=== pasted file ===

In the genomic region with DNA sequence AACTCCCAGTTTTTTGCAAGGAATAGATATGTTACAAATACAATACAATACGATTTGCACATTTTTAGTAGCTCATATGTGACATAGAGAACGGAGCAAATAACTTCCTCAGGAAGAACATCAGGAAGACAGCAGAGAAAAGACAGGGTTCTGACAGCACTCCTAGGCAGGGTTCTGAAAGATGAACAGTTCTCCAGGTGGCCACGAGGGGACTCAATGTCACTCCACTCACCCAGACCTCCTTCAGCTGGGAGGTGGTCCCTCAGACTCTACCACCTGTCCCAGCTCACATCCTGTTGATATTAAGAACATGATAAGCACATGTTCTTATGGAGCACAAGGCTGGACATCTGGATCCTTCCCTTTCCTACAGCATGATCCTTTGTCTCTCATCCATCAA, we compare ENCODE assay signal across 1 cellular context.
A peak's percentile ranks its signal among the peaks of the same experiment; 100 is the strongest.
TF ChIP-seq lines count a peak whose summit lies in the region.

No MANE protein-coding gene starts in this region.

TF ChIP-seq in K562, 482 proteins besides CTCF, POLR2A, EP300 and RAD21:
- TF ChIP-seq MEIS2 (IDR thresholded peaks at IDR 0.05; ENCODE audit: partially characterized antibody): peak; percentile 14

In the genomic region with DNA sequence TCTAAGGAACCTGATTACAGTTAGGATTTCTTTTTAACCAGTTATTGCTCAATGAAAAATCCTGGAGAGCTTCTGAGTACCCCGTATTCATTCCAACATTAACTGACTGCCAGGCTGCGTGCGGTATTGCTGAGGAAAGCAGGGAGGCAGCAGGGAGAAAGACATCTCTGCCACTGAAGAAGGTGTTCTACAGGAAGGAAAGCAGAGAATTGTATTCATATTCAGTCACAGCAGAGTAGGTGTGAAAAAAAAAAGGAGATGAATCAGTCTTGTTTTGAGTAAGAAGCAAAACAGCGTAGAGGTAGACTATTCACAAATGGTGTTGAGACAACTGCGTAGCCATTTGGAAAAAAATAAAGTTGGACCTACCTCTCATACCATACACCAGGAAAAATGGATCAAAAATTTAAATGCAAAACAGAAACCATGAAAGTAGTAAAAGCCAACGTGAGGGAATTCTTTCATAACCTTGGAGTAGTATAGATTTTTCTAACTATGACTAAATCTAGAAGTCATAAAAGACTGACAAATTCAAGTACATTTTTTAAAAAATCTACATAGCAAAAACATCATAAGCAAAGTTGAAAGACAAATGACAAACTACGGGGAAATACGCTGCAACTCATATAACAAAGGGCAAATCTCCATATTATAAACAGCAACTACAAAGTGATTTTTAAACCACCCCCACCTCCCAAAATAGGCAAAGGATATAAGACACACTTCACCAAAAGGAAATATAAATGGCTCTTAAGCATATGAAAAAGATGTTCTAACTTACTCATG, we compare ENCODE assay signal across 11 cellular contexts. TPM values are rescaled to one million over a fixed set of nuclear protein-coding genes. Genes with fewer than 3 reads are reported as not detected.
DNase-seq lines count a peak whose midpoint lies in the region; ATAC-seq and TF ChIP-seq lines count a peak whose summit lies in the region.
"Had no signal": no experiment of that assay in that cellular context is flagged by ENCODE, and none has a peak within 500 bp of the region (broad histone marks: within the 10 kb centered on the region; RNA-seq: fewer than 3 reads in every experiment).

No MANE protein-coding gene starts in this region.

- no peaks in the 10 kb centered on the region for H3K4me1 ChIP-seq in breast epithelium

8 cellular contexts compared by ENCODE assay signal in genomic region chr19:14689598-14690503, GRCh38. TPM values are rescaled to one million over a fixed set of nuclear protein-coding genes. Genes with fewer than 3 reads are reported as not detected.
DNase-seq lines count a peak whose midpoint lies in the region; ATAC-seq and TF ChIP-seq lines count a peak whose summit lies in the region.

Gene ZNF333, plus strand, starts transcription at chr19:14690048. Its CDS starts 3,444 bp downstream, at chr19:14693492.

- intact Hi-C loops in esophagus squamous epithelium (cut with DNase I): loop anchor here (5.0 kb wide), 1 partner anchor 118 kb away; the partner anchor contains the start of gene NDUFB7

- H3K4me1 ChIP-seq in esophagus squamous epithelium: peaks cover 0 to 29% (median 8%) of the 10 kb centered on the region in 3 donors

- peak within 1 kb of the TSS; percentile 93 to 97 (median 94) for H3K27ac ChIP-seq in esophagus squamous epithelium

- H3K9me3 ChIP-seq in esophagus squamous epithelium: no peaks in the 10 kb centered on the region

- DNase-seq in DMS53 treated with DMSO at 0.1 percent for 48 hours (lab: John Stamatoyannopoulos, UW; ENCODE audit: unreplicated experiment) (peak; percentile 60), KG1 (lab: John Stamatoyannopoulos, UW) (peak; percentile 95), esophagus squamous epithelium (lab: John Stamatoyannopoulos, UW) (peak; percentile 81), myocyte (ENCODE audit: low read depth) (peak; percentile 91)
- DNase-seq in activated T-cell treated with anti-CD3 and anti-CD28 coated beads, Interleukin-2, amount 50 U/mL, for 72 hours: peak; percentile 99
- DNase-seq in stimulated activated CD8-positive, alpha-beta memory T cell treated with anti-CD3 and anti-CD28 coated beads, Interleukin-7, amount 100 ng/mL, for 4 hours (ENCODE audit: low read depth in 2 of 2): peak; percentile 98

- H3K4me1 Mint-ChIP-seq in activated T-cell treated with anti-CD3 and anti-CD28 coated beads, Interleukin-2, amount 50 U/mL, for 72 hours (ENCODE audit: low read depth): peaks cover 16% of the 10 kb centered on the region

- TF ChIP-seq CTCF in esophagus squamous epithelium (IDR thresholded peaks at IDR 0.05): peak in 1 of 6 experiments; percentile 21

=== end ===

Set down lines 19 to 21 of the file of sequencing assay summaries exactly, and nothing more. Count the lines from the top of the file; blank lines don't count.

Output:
- DNase-seq in DMS53 treated with DMSO at 0.1 percent for 48 hours (lab: John Stamatoyannopoulos, UW; ENCODE audit: unreplicated experiment) (peak; percentile 60), KG1 (lab: John Stamatoyannopoulos, UW) (peak; percentile 95), esophagus squamous epithelium (lab: John Stamatoyannopoulos, UW) (peak; percentile 81), myocyte (ENCODE audit: low read depth) (peak; percentile 91)
- DNase-seq in activated T-cell treated with anti-CD3 and anti-CD28 coated beads, Interleukin-2, amount 50 U/mL, for 72 hours: peak; percentile 99
- DNase-seq in stimulated activated CD8-positive, alpha-beta memory T cell treated with anti-CD3 and anti-CD28 coated beads, Interleukin-7, amount 100 ng/mL, for 4 hours (ENCODE audit: low read depth in 2 of 2): peak; percentile 98